Senate panel advances $380 million annual sales tax to boost Louisiana's crumbling roads
A Louisiana Senate panel advanced a $380 million annual sales tax bill Wednesday as a way to address Louisiana's crumbling roads and bridges.
The Senate Finance Committee voted 7-4 in favor of House Bill 514 that would make the state's 0.45-cent temporary tax permanent.
Republican Sen. Rick Ward of Port Allen said it's the only way to put a dent in Louisiana's $14 billion backlog of road maintenance and new construction.
It was Ward who added the sales tax through an amendment to Republican Houma Rep. Tanner Magee's original bill designed to tax smokable marijuana once it's added to the state's medical pot program.
"This is my 10th year," Ward said. "We had an $11 billion backlog when I came here and a $14 billion backlog now. We have to do something."
What's next for the bill?
The bill now goes back to the full Senate, which had previously voted 27-10 in favor of the measure, exceeding the two-thirds vote needed for a new tax. But Ward's amendment sent the bill back to Senate Finance for another debate and must get another two-thirds approval in the full Senate.
The 0.45-cent tax was passed in 2018 during a budget crisis where higher education and healthcare were threatened because of revenue shortfalls. It's scheduled to roll off in 2025.
"We have lived up to our committment; we have fixed our budget," Ward said. "Now it's time for a new commitment."
He emphasized that the money could only be spent on construction, something Senate Finance Chairman Bodie White, a Baton Rouge Republican, emphasized in his support of the amendment.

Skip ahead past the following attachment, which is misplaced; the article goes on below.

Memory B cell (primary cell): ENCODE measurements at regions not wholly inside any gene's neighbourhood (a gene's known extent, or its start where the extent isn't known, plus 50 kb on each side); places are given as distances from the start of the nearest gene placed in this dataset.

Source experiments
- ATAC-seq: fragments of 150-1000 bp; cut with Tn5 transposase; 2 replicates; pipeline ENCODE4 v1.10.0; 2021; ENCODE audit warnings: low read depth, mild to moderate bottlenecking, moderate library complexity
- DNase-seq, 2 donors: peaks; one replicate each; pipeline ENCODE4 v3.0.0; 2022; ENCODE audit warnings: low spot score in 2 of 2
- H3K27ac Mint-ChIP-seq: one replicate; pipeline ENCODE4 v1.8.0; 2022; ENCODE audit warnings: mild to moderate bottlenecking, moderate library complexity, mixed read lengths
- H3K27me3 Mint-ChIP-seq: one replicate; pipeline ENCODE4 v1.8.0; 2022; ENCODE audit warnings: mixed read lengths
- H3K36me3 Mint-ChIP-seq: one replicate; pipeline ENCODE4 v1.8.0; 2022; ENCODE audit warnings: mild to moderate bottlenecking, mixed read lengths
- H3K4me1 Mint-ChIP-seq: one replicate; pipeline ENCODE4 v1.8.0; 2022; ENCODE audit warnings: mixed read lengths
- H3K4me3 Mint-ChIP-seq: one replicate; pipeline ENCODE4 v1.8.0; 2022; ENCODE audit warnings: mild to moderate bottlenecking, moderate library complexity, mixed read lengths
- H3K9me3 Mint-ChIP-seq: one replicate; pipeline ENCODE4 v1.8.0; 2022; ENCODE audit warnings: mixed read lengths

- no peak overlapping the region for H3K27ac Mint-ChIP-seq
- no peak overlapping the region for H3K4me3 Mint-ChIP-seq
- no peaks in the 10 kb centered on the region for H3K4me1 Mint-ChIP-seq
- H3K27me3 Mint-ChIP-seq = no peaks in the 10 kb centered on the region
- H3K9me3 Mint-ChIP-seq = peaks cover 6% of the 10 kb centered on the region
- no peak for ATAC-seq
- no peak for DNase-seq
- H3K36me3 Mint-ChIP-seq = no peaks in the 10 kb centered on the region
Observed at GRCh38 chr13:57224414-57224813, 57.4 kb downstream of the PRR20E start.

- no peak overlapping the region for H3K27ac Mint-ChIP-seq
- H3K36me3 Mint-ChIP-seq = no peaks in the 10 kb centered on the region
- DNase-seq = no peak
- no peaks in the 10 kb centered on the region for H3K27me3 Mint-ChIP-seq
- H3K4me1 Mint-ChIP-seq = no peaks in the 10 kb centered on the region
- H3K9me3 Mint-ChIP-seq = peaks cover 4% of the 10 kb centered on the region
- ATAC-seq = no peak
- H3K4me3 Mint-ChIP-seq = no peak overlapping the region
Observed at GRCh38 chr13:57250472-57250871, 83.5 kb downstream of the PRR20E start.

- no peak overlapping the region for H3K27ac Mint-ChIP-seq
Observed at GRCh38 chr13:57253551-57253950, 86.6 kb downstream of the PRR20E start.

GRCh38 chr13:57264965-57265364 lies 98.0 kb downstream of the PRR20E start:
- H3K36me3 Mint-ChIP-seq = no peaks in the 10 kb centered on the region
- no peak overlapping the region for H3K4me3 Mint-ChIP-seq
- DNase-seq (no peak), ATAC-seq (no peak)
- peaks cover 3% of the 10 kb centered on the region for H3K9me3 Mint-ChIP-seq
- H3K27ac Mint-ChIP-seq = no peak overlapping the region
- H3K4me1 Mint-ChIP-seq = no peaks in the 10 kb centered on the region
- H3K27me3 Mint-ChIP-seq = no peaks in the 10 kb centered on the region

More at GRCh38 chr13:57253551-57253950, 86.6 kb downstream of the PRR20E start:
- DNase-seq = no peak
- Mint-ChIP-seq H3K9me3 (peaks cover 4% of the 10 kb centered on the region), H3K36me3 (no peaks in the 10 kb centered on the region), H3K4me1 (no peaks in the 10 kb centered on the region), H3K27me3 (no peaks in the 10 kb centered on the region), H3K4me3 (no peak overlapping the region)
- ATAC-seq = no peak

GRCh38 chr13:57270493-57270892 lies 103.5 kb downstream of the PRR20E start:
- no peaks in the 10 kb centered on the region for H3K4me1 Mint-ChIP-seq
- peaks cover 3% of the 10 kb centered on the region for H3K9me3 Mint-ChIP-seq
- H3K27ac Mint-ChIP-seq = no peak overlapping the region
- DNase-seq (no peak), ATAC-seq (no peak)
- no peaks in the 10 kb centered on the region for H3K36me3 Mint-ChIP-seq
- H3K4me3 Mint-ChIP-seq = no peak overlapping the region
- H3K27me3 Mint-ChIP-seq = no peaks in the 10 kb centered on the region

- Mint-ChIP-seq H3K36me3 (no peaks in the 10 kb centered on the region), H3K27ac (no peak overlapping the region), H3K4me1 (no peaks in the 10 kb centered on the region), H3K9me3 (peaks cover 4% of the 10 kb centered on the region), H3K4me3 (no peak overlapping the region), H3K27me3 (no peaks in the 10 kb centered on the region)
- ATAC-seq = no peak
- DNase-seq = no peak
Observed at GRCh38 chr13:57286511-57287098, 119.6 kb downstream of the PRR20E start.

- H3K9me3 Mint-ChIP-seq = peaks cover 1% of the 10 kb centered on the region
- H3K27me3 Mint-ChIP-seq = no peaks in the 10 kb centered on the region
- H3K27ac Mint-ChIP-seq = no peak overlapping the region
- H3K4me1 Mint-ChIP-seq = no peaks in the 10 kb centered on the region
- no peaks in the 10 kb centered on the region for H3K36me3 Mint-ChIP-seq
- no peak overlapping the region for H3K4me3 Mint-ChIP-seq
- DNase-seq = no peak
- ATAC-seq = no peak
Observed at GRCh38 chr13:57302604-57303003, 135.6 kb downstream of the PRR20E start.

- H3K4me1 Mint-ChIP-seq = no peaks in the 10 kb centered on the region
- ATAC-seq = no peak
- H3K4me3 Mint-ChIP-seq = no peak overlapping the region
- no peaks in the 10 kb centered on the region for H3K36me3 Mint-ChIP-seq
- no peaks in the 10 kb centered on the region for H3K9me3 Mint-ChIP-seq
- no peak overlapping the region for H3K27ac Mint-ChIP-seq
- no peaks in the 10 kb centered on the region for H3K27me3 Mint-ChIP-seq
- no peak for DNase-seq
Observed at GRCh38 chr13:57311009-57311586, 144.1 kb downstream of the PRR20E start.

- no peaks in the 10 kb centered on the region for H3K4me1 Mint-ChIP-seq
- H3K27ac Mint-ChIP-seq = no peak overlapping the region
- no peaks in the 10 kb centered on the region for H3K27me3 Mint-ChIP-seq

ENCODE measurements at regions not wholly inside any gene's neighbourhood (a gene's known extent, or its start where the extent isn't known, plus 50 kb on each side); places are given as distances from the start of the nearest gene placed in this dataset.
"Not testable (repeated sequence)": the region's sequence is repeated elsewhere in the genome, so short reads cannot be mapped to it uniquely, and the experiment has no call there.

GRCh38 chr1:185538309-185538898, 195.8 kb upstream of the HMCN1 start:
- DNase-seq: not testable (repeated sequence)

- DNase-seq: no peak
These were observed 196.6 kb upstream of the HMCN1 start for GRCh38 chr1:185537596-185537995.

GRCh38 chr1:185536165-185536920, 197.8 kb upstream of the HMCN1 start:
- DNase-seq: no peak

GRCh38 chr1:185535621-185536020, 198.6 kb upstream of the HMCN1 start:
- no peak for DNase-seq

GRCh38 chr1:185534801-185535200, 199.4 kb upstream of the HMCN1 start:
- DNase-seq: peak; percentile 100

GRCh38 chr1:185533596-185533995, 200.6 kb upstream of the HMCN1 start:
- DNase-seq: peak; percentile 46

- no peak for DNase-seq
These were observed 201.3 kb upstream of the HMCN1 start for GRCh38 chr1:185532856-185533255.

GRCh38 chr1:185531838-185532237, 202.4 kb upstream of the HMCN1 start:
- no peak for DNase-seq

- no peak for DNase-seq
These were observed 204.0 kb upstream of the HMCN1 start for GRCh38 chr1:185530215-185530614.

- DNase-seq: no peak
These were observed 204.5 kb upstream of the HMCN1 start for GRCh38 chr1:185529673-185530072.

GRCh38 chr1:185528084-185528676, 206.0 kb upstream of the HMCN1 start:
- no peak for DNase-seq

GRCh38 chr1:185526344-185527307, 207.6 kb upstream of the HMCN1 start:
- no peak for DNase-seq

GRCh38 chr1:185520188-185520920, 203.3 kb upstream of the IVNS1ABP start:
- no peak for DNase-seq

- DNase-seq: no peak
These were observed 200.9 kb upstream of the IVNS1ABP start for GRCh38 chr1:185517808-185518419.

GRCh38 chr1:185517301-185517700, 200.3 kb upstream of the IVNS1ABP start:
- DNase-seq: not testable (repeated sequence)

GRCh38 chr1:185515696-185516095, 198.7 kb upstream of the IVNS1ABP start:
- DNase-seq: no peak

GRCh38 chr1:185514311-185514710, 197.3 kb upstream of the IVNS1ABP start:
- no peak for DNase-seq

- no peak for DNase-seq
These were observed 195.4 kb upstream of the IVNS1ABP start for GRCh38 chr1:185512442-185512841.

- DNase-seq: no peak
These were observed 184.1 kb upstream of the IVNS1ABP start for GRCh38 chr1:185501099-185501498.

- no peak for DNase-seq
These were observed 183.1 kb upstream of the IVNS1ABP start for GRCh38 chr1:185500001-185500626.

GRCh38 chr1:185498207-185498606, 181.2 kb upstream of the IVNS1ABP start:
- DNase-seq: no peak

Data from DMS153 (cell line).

"It's something we've never done in this state," White said.
But opponents like Republican Metairie Rep. Cameron Henry said the Legislature should keep its commitment to let the tax expire.
He noted that Louisiana has the No. 2 highest combined sales tax burden in the country at 9.52%, according to the Tax Foundation.
"I'll never be comfortable making it permanent," Magee said.
If Ward can get another two-thirds vote in the Senate, the bill faces an uphill battle when it returns to the more conservative House, where it would need at least 70 votes to reach the two-thirds threshold in the 105-member chamber.
The newly formed 41-member House Conservative Caucus led by Republican Winnfield Rep. Jack McFarland came out against the bill Wednesday. If the caucus voted as a block it would doom the bill.
Ward’s amendments to the medical marijuana tax bill would also phase out a temporary sales tax levied on business utilities by 2031, returning a tax break sought by industry groups but six years after the original planned removal of the tax.
Greg Hilburn covers state politics for the USA TODAY Network of Louisiana. Follow him on Twitter @GregHilburn1.